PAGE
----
Glenn Beck this weekend delivered a stirring speech to an impassioned audience this weekend. As we know, he emphasized the importance of God to our nation, and how this belief is integral to our strength as a nation. He did this without mentioning his own religion, which I find sort of interesting.
Mitt Romney, in 2008, was expected to be one of the Republican front-runners for the presidential campaign. He withdrew from the race early, but still managed to win or finish second in 21 states among GOP candidates. These states were spread throughout the nation with one major exception. He won no Southern states, and the only quasi-Southern state where he placed second was Florida.
Normally, this might not be a problem for a candidate. For a century, Republicans won the presidency pretty often without winning very many southern states. But since Barry Goldwater ran in 1964, these states have steadily moved into the GOP column. After this November, I would expect that this region’s House control will be virtually complete, with the exception of one or two majority-minority districts in each state. Will the party take a chance that it might loosen its grasp on these Congressional districts by running him at the top of the ticket?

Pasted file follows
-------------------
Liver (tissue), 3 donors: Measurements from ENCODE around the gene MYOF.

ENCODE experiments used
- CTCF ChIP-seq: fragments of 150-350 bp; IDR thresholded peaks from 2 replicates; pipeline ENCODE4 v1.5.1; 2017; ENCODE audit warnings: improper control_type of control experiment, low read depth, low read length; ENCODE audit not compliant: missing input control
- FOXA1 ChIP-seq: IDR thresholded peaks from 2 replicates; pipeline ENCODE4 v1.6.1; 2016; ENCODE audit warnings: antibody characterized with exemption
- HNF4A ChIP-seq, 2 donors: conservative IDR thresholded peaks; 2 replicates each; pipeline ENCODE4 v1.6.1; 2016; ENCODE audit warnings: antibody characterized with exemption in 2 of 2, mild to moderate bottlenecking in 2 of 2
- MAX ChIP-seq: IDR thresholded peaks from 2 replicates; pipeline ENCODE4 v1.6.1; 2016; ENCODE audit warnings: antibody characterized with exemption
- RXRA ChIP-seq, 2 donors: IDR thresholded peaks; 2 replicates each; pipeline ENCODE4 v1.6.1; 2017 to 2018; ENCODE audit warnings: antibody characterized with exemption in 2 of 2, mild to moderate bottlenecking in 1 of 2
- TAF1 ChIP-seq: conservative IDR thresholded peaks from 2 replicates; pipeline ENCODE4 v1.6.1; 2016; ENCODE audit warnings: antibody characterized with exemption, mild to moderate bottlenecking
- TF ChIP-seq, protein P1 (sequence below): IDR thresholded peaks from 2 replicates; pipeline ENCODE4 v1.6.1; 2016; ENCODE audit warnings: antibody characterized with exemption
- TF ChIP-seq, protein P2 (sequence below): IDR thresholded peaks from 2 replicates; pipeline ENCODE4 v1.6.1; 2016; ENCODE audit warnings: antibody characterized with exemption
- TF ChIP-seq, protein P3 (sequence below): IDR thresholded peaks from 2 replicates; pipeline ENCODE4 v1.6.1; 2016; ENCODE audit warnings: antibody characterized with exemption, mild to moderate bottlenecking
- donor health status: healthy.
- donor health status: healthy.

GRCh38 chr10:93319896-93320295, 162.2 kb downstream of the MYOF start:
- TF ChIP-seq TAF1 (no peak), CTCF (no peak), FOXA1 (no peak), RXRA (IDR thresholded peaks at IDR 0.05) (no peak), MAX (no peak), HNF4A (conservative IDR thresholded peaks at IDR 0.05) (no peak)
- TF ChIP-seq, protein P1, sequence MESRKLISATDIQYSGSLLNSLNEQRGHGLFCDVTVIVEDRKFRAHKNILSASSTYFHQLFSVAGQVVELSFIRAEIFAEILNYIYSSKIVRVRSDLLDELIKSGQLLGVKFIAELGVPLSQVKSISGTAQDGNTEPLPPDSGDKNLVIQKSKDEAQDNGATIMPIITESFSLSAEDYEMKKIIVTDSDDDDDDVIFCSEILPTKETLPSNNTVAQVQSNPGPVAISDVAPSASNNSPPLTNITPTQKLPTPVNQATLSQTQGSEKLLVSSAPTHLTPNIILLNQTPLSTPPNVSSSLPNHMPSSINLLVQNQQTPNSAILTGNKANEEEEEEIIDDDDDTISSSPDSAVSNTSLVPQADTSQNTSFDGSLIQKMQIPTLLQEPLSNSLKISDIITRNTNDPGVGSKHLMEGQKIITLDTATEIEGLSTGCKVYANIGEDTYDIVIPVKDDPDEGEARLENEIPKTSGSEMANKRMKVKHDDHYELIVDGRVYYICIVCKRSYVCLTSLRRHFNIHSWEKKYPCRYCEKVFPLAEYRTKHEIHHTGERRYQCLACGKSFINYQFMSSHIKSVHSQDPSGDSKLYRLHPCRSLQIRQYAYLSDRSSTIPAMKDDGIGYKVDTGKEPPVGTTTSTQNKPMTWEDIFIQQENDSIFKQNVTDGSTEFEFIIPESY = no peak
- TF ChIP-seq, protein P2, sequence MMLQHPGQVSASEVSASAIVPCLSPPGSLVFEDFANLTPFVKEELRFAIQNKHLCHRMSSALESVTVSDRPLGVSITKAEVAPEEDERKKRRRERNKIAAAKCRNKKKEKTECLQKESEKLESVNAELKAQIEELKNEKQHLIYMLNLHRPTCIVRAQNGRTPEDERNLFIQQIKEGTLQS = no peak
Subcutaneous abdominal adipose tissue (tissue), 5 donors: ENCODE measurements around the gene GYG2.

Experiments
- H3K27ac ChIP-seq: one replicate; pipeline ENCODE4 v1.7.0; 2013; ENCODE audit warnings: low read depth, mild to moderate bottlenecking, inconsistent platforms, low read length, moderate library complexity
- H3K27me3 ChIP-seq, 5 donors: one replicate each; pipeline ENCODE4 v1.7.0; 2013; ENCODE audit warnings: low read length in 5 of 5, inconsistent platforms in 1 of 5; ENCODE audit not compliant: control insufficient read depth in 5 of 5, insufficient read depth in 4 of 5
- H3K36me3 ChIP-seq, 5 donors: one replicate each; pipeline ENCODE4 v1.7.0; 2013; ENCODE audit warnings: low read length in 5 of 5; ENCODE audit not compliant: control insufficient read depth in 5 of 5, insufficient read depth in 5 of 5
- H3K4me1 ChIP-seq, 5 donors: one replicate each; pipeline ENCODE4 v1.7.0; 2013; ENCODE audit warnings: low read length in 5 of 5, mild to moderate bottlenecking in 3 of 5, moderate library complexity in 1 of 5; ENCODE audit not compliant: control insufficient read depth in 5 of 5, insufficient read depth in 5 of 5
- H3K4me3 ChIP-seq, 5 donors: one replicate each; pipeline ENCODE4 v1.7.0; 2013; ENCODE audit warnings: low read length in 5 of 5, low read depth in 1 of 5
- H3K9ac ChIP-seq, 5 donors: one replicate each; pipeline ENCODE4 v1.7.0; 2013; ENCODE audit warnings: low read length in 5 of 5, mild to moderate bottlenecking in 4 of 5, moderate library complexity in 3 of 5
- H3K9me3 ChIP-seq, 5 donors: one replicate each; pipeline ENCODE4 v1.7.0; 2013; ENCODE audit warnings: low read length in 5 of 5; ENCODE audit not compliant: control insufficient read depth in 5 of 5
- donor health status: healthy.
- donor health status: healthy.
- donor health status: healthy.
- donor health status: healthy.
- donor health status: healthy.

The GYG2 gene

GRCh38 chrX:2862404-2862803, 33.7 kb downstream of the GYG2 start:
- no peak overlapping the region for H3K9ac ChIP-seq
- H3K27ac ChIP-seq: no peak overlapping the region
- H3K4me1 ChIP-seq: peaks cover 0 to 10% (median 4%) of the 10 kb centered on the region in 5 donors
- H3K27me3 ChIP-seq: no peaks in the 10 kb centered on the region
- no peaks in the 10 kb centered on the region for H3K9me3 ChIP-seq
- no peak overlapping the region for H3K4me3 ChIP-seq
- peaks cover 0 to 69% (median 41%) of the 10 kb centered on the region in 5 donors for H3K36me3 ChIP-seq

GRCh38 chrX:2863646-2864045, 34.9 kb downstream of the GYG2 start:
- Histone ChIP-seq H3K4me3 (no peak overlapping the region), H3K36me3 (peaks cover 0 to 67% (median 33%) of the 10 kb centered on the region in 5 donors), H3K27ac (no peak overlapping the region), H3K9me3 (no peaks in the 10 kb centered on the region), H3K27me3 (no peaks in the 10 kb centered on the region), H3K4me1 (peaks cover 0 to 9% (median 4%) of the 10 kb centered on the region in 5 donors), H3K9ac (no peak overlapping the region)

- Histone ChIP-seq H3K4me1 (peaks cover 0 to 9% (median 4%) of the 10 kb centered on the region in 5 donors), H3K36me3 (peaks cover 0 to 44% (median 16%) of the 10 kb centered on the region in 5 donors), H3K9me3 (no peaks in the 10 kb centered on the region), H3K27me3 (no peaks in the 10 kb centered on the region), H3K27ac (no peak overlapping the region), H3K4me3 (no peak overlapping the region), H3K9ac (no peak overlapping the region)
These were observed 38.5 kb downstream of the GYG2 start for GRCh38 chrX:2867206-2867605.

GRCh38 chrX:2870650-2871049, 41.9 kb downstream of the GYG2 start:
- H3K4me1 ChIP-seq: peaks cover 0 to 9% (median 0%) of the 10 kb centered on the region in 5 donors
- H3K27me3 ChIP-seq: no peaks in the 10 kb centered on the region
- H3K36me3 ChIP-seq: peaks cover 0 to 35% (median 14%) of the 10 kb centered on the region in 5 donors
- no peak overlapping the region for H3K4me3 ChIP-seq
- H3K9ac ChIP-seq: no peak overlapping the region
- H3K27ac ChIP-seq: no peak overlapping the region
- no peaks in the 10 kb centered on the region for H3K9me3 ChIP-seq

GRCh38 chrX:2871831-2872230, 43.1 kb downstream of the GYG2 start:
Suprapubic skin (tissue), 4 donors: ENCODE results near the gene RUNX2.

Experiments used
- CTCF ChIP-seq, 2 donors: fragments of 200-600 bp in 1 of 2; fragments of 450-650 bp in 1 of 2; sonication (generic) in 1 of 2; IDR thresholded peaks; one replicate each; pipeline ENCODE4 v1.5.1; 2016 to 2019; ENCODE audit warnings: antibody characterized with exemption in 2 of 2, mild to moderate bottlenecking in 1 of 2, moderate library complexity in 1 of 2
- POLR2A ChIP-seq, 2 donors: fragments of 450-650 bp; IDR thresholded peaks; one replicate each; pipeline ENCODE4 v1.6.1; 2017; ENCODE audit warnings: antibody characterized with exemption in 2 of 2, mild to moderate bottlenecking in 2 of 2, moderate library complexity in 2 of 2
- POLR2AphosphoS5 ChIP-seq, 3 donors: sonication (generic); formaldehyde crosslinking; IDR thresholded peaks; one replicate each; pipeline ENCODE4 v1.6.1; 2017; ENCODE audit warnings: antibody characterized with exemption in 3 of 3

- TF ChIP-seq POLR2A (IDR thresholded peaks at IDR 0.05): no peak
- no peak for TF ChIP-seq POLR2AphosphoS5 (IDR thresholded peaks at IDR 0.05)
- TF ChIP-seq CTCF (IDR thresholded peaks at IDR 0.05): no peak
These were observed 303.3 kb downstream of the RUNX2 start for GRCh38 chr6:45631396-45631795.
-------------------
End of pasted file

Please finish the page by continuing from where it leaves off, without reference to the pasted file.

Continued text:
Why did Romney not compete well in the Bible Belt? Obviously, nobody could say for sure, but I think that this region tends to be more insular than is the rest of the nation. They tend to reject those unfamiliar to their background; even here, in southern Louisiana, perhaps the most eclectic of the states in the region, this holds true. So, if someone’s religion is unfamiliar to them, they may be likely to reject them out of hand.
Back to Beck. It seems like his appeal is particularly strong in this region. When his show is on, every television at the gym is on, and everyone’s eyes are glued to the screen. Then, afterwards, the viewers can recite his lines verbatim, much the way listeners used to do for Rush. So, if Beck can eliminate their fear of ‘the other’ for himself, perhaps he can accomplish the same for Mitt.
Romney has plenty of advantages come 2012. He has access to more money than any other candidate, he remains the presumed favorite of the CFG, probably the most powerful of the Republican wings, and he has a large number of potential volunteers. His disadvantages, other than what I’ve discussed, are less obvious. One is Romneycare. He has to figure out a clear method of differentiating what was done in Massachusetts to the health care bill passed this year. But he has more than a year to think of something. His other disadvantage is that he, like Obama, is a technocrat. It’s unclear to me, in the time of the Tea Party, that a policy wonk is what the party is looking for.